Sometimes our anxiety is a sign that we are too self-involved. Another way to help eliminate some of your symptoms of anxiety is not to over-indulge ourselves but to think of others. Do you know anyone else in need? A family member, a neighbour or a friend? If not, can you find a way of volunteering some of your free time to a good cause? By doing so you will take your mind off your own problems, and find joy in helping others.
While we wouldn’t normally advocate avoidance behaviour, when you suffer with anxiety there are certain triggers that can set off an attack. If you know what these are, and you are not receiving therapy or treatment to help you deal with the triggers, there is no reason why you shouldn’t avoid them. If watching the news makes you anxious, turn the TV off or over. If seeing your ex on social media sets you off, delete your profile or block him or her. This is particularly important in the few hours before bedtime. Upsetting yourself in the evening will invariably mean hours spent tossing and turning before dawn.
If you are able, try to push your boundaries a little every day. You may find that you can counter some of your symptoms of anxiety by facing the thing you fear the most. This could mean talking to someone new every day, for example, or driving a mile down the road to somewhere new. It doesn’t matter what it is, and no-one else has to know. Set tiny goals for yourself and see how you get on.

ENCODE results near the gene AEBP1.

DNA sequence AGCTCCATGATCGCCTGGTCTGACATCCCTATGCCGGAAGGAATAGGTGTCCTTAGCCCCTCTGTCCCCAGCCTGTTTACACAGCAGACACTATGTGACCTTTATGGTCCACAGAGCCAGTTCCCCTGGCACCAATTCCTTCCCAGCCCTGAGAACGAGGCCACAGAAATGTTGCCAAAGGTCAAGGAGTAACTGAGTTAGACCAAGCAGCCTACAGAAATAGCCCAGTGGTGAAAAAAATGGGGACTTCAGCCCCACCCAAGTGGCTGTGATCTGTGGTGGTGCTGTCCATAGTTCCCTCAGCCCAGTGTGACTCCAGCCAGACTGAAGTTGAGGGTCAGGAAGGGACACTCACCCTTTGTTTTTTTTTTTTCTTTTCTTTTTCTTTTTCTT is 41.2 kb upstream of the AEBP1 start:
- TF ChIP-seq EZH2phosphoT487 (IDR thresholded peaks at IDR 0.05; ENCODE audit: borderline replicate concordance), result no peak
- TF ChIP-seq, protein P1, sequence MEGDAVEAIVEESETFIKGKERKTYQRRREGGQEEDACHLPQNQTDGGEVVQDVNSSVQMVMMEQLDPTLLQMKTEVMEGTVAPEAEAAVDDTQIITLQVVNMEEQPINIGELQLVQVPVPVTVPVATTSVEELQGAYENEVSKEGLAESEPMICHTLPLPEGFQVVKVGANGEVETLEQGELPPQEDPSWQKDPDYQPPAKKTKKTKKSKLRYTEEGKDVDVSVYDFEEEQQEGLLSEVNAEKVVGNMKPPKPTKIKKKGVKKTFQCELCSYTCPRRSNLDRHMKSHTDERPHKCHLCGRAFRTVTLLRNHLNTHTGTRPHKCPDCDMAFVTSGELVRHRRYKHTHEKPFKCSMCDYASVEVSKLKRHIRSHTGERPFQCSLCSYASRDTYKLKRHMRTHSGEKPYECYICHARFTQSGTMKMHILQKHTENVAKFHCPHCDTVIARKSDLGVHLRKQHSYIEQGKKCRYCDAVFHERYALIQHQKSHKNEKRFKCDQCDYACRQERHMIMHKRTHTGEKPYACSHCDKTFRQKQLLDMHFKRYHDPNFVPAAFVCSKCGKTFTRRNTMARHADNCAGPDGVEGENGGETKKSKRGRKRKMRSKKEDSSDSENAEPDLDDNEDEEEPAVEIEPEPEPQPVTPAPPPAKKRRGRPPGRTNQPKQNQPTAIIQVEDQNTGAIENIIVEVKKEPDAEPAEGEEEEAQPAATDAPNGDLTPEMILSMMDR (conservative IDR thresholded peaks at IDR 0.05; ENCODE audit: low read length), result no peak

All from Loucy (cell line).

When you know the things that tend to cause your symptoms of anxiety, consider what is the very worst thing that can happen. What is the foulest possible end result? Even at its most awful, you will still survive and you won’t have destroyed the world so there’s no point unduly worrying. If you start to panic, calm your breathing down. Eventually your panic will die away. You’re absolutely fine.
When the world is getting on top of you, make lists of all the things you adore. This could be rice pudding, Beatles albums, your dog, the rain on a tin roof, the sound of the sea on a pebble beach – it can be anything that makes you happy. Some people make lists and dedicate a notebook to their lists – often called a gratitude journal. Go shopping and buy yourself a beautiful notebook to keep your happy thoughts in.
This can sometimes be easier said than done, when you’re in the pit of despair but trying to see advantages instead of disadvantages, the good instead of the bad, and the possibilities instead of the blocks, will really help you to stay focused on enjoying life.
You cannot cure your anxiety overnight, and sometimes it cannot ever be cured, but you can work within your means to constantly improve matters for yourself. Keep talking to others about how you feel, treat yourself to things that you love, and have faith that life will improve.